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Sigrún P. Blöndal (1883 - 1944)
Sigrún P. Blöndal (1883 - 1944)



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Sigrún P. Blöndal (1883 - 1944)

Sigrún Pálsdóttir Blöndal was born in Hallormsstaður, East Iceland in 1883. She grew up in a home where culture and the arts played a major role: Her father, Páll Vigfússon, had a degree in philosophy from the University of Copenhagen, and was the co-founder of the magazine "Austri". Her mother, Elísabet Sigurðardóttir, loved literature, history and genealogy. Páll returned from Denmark to work on the family farm. He was considered to be an excellent farmer, but died young in 1885.

Sigrún was a good student and moved to Reykjavík when she was 17. She enrolled at the Women's College (Kvennaskólinn), and finished the program within one year. In 1905, she participated in a summer program in Copenhagen, studying home economics and domestic arts. In 1911, she travelled to Denmark once more to study at the Folk High School in Askov, along with seven other Icelanders. Sigrún was very interested in domestic economy and weaving, in particular, and taught many workshops in South and East Iceland upon returning to Iceland.

In 1918, Sigrún married Benedikt Blöndal, a teacher at a district school in East Iceland, Eiðar. Sigrún and Benedikt were both interested in exploring different methods in teaching, and preferred giving lectures to the more traditional, book-centric approach. At Eiðar, Sigrún taught various subjects, including Danish, gardening, and weaving, and managed the school's summer programs at the school with her husband. 

When Sigrún inherited the farm Mjóanes, the couple decided to leave Eiðar and moved to the shore of lake Lagarfljót in 1924. In the old farmhouse at Mjóanes, Sigrún and Benedikt founded a new school, which they managed for six years. The school accepted both boys and girls at first - many of them former students from Eiðar - but only girls later on. 

Sigrún was very interested in starting a Women's School in East Iceland, the type of home economics school that already existed in other parts of the country. Both she and her husband played an important role in the foundation and management of the Women's School (Húsmæðraskólinn) in Hallormsstaðir in 1930, which is known as Hallormsstaðarskóli today. Sigrún directed the school from 1930 onwards. Benedikt also worked there as teacher, and was the main caretaker of the school building, stables, and animals. 

In the following years, Sigrún taught, travelled, worked as a representative for the publisher Mál og Menningar, and presented lectures on Icelandic literature, e.g. at the annual meeting of the Icelandic Women's Association in 1943. One of Sigrún's close friends was Halldóra Bjarnadóttir, the editor of an annual Icelandic magazine Hlín. For Hlín, Sigrún wrote a book on weaving, which was included in the annual subscription from 1932 - 1944. 

Sigrún and Benedikt had two two children, and also raised two foster children. Their son Sigurður, a forest specialist, studied in Norway and later returned to East Iceland, where he became the forest manager at Hallormsstaður. In 1939, Benedikt Blöndal died in an accident, only 56 years old. Sigrún died five years later, on November 26, 1944, due to a sudden illness.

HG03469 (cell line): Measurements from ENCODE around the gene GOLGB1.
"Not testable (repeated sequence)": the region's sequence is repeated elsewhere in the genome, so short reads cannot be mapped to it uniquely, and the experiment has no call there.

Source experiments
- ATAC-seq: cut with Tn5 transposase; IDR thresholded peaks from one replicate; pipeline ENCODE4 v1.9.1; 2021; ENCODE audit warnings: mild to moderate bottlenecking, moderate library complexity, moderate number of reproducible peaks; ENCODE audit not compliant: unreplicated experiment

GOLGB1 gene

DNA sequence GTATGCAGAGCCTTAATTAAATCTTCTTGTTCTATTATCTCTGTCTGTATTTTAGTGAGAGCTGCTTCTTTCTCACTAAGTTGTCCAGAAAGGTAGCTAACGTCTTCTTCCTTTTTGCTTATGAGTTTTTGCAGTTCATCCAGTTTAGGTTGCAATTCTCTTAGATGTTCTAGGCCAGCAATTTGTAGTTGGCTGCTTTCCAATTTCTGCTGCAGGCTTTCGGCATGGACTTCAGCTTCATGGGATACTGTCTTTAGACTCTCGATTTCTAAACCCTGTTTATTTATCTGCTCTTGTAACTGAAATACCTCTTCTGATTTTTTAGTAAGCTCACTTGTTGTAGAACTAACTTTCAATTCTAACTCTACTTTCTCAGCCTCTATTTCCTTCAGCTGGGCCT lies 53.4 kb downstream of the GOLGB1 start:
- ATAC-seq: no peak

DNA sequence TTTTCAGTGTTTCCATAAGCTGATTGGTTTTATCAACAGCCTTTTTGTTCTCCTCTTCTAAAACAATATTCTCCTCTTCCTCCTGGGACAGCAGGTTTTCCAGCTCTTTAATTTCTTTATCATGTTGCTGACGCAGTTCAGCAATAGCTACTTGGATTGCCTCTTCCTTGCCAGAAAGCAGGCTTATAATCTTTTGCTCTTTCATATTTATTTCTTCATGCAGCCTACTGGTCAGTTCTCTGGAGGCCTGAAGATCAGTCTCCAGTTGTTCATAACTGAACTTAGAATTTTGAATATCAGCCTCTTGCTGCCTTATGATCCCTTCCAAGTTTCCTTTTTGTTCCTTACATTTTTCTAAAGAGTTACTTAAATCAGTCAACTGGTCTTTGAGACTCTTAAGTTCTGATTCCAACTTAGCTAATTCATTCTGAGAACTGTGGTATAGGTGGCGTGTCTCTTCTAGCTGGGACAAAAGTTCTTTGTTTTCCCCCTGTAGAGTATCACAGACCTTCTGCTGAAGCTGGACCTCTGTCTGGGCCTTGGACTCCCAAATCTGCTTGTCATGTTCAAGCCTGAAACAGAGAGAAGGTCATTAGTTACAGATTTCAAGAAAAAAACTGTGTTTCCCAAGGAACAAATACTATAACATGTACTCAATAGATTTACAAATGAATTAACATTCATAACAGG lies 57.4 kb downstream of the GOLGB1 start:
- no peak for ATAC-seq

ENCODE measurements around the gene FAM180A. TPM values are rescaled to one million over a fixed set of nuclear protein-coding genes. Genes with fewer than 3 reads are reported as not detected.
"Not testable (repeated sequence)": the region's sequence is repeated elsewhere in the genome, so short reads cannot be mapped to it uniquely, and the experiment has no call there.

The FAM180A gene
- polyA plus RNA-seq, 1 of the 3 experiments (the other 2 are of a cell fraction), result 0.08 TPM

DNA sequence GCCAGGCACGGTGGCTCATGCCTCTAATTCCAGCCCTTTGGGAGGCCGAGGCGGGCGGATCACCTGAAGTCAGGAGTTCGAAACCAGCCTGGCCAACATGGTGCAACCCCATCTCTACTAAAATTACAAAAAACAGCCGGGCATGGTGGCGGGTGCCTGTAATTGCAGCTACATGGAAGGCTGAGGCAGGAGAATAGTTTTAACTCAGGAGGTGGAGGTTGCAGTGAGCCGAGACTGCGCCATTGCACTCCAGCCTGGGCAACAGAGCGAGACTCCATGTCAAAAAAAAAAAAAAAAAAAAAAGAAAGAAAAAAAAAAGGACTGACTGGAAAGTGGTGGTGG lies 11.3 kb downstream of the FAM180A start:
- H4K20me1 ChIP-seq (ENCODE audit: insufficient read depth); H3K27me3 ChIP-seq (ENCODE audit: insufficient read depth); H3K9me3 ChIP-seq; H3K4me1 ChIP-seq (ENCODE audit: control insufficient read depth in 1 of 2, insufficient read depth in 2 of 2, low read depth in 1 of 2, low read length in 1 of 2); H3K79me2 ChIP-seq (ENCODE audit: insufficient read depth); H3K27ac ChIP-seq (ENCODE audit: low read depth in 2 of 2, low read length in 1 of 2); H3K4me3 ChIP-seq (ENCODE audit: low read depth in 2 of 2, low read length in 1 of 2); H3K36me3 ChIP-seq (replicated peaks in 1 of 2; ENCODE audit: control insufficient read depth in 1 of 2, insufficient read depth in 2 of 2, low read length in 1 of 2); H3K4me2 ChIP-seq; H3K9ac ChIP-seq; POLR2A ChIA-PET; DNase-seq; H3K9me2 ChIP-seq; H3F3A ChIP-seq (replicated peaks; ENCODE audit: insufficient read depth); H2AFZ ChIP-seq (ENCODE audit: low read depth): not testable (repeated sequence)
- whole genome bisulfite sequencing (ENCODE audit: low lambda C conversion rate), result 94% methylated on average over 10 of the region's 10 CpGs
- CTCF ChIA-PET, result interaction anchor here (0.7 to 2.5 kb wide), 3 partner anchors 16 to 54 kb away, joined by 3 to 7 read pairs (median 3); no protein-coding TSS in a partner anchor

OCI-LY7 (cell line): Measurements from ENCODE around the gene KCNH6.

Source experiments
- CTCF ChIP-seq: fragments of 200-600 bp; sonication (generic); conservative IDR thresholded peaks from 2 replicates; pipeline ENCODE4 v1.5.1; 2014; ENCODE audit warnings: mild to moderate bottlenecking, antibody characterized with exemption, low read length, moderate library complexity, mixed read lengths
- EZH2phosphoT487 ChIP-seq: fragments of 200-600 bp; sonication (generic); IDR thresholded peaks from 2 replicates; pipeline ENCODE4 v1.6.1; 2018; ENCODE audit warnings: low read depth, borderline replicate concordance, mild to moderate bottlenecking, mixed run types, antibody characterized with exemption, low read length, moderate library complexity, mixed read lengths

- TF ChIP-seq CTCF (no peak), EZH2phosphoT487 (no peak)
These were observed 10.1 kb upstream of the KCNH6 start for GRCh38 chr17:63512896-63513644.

Húsmæðraskólinn in Hallormsstað

The Women's School (Húsmæðraskólinn) in Hallormsstað, East Iceland, opened on November 1st, 1930. The school house was not entirely finished just yet. The school was divided into two departments, first and second year students. Every week, the head of school, Sigrún, presented two lectures on literature, and her husband and fellow teacher Benedikt two lectures on history and culture. School days started at 8 am, with a psalm being sung, and ended at 10 pm. 

Before lunchtime, students would attend different practical courses, such as gardening, embroidery, weaving, and cooking, and have theory lessons. During the second part of the day, there was a coffee break and outdoor activities, as well as a one hour handicrafts session. The day ended with beforementioned lectures, dinner at 7 pm, and the singing of psalms at 10 pm. 

Three times a week, a kvöldvaka ("evening wake") was held, where teachers would take turns reading for students. The kvöldvaka is a custom cultivated during the long, dark winters in Iceland. All members of a household would sit together in the room known as the baðstofa, the central room in the traditional Icelandic turf houses, where everyone lived, slept, and worked. People would spend the evening doing handicrafts, working the wool, or doing repairs while telling each other stories, reciting poetry, and reading from the scriptures. Sigrún wanted the school to be as welcoming and homely as possible for both teachers and students. Everyone shared the same house and responsibilities, and spend a lot of time together. 

During the first three years, there were only around 15 - 20 students per year. These were difficult times in Iceland, and not many families could afford the tuition. From 1933 onwards, however, the school was fully booked, with up to 30 students attending every year.  In 1943, a special weaving department was opened, a two year program, where only two girls were educated at a time. One of the students graduating this program was the Icelandic artist Guðrún Vigfúsdóttir. 


Eiríkur Sigurðsson. (1978). Af héraði og úr fjörðum. Reykjavík: Bókfell hf. [bls. 11 – 38]

Halldóra Bjarnadóttir. (1970). Sigrún P. Blöndal. Heima er bezt, bls. 69 – 72.

Sigurður Blöndal. (1979). Sigrún Pálsdóttir Blöndal. Í Gísli Kristjánsson (Ritstj.)Móðir mín húsfreyjan, 187 – 220. Reykjavík: Bókfell hf.